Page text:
“It’s commonly recognized that we cannot give equal attention to more than one thing at the same time,” acknowledged Mike Bloxham, executive director of New York’s Media Behavior Institute, which tracks media use (and all the switching from one media source to another). Trying to fix the consumer’s gaze in the future will be “a tall order.”

Rather than trying to stem this tide, TV networks and advertisers are encouraging it. When Fox experiments with running ads and backstage footage from “American Idol” at the same moment on the same screen or when NBC or the CW run ads in the bottom or corners of their screens in the middle of scripted fare, the acts reinforce for viewers the notion that very little requires their full attention and many things need just a sliver of it.

Imagine that: Shows and ads that cost millions don’t require the viewer’s full attention? I saw it on TV.

Until TV and its sponsors tell viewers to focus, they deserve a dizzy kid like the one from the AT&T commercial. By the time he grows up, he’ll barely be able to sit still for a promo.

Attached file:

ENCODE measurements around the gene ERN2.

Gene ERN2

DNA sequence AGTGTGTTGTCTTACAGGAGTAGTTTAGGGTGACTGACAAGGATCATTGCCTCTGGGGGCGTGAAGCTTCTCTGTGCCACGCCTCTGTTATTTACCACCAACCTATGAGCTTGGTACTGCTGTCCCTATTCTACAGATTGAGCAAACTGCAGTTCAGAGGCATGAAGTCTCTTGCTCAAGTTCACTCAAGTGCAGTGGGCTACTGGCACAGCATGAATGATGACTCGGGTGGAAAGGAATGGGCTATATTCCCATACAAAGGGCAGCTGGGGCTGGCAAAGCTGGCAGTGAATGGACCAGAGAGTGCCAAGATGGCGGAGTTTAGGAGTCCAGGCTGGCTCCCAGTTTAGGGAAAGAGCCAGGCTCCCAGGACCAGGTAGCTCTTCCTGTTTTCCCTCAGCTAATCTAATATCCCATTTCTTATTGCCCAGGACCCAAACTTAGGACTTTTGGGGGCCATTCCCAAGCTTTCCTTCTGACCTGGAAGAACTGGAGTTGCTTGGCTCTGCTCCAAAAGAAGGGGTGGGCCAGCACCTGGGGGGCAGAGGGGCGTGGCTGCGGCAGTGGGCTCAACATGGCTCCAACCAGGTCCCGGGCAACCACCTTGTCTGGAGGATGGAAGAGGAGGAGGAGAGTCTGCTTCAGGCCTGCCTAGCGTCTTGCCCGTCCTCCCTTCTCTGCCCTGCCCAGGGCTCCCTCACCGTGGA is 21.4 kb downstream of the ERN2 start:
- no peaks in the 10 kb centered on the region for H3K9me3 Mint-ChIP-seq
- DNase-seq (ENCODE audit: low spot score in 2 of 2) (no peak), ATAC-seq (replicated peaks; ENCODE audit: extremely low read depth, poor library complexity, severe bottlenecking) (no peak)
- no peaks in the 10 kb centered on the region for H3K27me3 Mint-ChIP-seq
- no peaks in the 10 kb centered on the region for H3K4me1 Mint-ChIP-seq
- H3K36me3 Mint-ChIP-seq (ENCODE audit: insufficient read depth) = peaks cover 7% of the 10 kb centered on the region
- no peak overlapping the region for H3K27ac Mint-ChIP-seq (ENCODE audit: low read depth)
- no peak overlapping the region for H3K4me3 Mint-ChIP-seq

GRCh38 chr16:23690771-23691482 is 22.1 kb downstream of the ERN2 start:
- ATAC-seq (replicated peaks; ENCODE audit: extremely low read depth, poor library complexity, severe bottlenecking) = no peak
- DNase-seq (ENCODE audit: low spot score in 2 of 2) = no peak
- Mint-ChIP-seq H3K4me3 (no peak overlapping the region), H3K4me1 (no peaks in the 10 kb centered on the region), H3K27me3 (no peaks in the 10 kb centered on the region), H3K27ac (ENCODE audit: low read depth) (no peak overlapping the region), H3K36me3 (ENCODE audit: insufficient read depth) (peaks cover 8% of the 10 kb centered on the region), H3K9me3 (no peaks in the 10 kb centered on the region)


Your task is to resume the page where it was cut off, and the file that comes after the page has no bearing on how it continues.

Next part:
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  1. Steven Brown says:

    I think Brian may be missing the specific point of the spot:

    1. AT&T is highlighting a feature advantage over their rival, Verizon, precisely like Verizon highlights their superior coverage map in their spots.
    2. Multitasking as a “dominant productivity behavior” = bad. This is undisputed. However, AT&T is touting the ability of their subscribers to remain connected on a voice call, while simultaneously looking up map information on their phone.

    Criticizing this capability is like criticizing the ability to jump out of the way of a runaway bus while you’re whistling – you don’t do it all day long, but it’s nice to be able to do it when it counts.

    Think about the “slippery slope of implied marginalization of attention” posited by the author, and everyone’s walking around talking on their phones via headset, playing Angry Birds, and falling lemming-like off cliffs like some zombie apocalypse.

    Also, what @itspaulhancock said.

    Anyway, just some friendly criticism, I enjoy many of your articles.

  2. Stephen Todoro says:

    While it’s an interesting thought, I think this has been going on for a while but is not actually going to take us down the road this article presents as a possibility. I also don’t think this AT&T commercial does any damage whatsoever. In other words, I don’t see this situation as a doomsday for TV as the article would suggest.